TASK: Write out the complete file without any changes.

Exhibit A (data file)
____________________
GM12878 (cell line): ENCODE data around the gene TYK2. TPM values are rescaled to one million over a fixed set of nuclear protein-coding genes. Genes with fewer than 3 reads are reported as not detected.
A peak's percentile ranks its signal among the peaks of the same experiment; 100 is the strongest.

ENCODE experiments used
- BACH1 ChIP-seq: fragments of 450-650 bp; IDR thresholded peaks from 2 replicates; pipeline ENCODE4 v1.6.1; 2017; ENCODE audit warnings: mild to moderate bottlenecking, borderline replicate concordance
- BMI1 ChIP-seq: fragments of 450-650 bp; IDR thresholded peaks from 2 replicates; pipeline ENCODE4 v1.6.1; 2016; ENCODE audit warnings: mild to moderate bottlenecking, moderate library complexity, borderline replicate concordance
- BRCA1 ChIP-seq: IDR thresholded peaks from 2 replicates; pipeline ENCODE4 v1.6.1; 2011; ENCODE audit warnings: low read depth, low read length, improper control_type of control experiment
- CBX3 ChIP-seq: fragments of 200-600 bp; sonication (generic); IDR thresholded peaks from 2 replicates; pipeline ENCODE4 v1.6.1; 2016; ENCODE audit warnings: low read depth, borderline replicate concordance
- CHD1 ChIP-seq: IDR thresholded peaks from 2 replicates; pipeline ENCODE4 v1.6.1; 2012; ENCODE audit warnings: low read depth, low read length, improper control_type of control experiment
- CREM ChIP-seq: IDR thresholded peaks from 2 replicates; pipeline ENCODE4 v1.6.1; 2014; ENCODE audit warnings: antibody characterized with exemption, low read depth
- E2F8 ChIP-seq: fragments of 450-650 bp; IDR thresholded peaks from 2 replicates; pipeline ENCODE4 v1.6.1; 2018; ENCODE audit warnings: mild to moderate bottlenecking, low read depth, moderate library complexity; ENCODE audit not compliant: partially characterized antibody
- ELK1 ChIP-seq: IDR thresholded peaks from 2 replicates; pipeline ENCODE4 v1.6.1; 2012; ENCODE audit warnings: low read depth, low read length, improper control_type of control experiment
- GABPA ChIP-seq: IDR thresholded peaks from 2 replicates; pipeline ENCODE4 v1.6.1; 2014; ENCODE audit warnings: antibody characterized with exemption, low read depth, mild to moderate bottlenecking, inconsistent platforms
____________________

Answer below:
GM12878 (cell line): ENCODE data around the gene TYK2. TPM values are rescaled to one million over a fixed set of nuclear protein-coding genes. Genes with fewer than 3 reads are reported as not detected.
A peak's percentile ranks its signal among the peaks of the same experiment; 100 is the strongest.

ENCODE experiments used
- BACH1 ChIP-seq: fragments of 450-650 bp; IDR thresholded peaks from 2 replicates; pipeline ENCODE4 v1.6.1; 2017; ENCODE audit warnings: mild to moderate bottlenecking, borderline replicate concordance
- BMI1 ChIP-seq: fragments of 450-650 bp; IDR thresholded peaks from 2 replicates; pipeline ENCODE4 v1.6.1; 2016; ENCODE audit warnings: mild to moderate bottlenecking, moderate library complexity, borderline replicate concordance
- BRCA1 ChIP-seq: IDR thresholded peaks from 2 replicates; pipeline ENCODE4 v1.6.1; 2011; ENCODE audit warnings: low read depth, low read length, improper control_type of control experiment
- CBX3 ChIP-seq: fragments of 200-600 bp; sonication (generic); IDR thresholded peaks from 2 replicates; pipeline ENCODE4 v1.6.1; 2016; ENCODE audit warnings: low read depth, borderline replicate concordance
- CHD1 ChIP-seq: IDR thresholded peaks from 2 replicates; pipeline ENCODE4 v1.6.1; 2012; ENCODE audit warnings: low read depth, low read length, improper control_type of control experiment
- CREM ChIP-seq: IDR thresholded peaks from 2 replicates; pipeline ENCODE4 v1.6.1; 2014; ENCODE audit warnings: antibody characterized with exemption, low read depth
- E2F8 ChIP-seq: fragments of 450-650 bp; IDR thresholded peaks from 2 replicates; pipeline ENCODE4 v1.6.1; 2018; ENCODE audit warnings: mild to moderate bottlenecking, low read depth, moderate library complexity; ENCODE audit not compliant: partially characterized antibody
- ELK1 ChIP-seq: IDR thresholded peaks from 2 replicates; pipeline ENCODE4 v1.6.1; 2012; ENCODE audit warnings: low read depth, low read length, improper control_type of control experiment
- GABPA ChIP-seq: IDR thresholded peaks from 2 replicates; pipeline ENCODE4 v1.6.1; 2014; ENCODE audit warnings: antibody characterized with exemption, low read depth, mild to moderate bottlenecking, inconsistent platforms